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NEW YORK — The high-flying days of private, equity-led buyouts may have come to a standstill, but don’t count out the potential for some serious deal-making in 2008.
Though there is no end in sight for the soft consumer-spending environment, analysts and experts said small- to mid-size deals in the $10 million to $100 million range will occur in the footwear market over the next six to nine months as company valuations begin to bottom out and sellers’ expectations regarding their firms’ worth adjust downward.
That could be a good thing for powerful public companies. With cash in their coffers and typically high borrowing capacities (through easy access to established credit facilities), firms such as Wolverine World Wide, Brown Shoe, Skechers USA, Genesco, Deckers Outdoor, Foot Locker, Iconix Brand Group, The Walking Company Holdings, VF, Jones Apparel Group and Nike are believed to be actively searching for deals to help prop up earnings. Among privately held firms, Camuto Group has been vocal about its desire for new acquisitions.
At least one brand rumored to be in play is Havaianas (owned by Brazilian firm Alpargatas, which also has offices in New York). One source speculated the firm could be sold to a larger company or potentially seek an initial public offering. The firm did not respond to requests for comment.
“The strong have an opportunity to be stronger and pick up market share in this marketplace,” said Lawrence Siff, principal at Gordon Brothers Group, an advisory and investment firm. When the stock market eventually starts to improve, said Siff — whose firm has only 35 percent of its $320 million equity fund committed and is “aggressively” looking for acquisitions — the marketplace should respond positively to deals made in the current environment.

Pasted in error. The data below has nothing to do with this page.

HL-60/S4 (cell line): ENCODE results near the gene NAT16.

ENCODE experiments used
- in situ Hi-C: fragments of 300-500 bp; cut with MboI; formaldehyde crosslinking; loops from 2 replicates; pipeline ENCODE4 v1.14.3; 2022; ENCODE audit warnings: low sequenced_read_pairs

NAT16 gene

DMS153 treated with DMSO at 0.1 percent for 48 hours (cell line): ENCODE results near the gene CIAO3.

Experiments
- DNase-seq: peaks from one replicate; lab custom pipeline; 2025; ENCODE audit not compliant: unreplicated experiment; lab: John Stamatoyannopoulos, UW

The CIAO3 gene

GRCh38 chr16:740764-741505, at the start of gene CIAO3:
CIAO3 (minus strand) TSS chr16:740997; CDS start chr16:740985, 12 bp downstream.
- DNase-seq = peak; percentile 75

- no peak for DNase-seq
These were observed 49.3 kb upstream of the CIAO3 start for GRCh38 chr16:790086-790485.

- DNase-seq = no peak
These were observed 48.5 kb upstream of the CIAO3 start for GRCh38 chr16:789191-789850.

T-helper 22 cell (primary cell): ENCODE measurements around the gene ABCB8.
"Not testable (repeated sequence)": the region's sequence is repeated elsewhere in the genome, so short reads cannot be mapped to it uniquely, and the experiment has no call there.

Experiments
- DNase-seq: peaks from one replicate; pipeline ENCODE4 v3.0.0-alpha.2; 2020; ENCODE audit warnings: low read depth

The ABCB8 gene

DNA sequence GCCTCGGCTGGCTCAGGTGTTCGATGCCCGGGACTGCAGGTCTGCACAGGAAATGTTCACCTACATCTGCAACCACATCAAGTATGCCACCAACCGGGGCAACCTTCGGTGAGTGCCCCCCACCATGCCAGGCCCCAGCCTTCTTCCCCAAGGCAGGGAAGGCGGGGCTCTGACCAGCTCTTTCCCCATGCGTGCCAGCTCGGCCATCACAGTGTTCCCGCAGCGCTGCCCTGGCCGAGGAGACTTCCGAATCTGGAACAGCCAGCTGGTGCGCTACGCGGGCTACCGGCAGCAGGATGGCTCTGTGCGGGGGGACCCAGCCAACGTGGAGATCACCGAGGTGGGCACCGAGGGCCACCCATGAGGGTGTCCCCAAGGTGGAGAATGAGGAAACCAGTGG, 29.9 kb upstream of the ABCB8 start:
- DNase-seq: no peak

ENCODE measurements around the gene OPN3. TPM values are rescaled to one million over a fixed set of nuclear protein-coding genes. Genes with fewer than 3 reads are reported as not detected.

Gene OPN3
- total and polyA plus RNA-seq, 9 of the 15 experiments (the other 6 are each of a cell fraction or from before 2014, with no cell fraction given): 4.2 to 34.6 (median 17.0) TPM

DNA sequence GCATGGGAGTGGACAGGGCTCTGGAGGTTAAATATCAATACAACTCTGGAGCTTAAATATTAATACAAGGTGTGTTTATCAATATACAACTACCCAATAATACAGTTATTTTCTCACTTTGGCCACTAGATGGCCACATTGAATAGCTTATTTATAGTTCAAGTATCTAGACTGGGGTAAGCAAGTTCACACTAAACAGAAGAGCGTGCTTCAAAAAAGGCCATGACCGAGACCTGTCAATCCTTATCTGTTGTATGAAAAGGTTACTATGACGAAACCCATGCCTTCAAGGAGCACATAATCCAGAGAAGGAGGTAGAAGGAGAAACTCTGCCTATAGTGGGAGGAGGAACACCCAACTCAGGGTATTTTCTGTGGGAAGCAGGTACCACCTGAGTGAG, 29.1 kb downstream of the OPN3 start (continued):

“I keep hearing there is going to be more mergers-and-acquisitions activity in the [footwear] area. No one knows exactly when or who, but that there’s big potential,” said Dana Telsey of Telsey Advisory Group.
“Strategic buyers are out there,” agreed Scott Krasik, senior analyst at C.L. King & Associates, adding, however, “I wouldn’t be surprised if there were deals sometime in 2008 or 2009, but I could also see an instance where sellers, unless they’re absolutely strapped [for cash], would hold out for better [economic] times.”
Yet some struggling firms would benefit from being owned by a larger conglomerate, according to Brian Tascher, VP of investment banking at BB&T Capital Markets. “There are brands that have less than $20 million in sales, but have less traction [and] are getting killed right now because of product costs overseas,” he said.
It’s not just troubled firms that can take advantage of the market, though. “If you’re growing your company the right way and have a good product and the right positioning, you can still get [deals] done in the market,” noted Christy Lowe, a managing director at investment banking firm Imperial Capital who is working on two deals that overlap with the footwear space.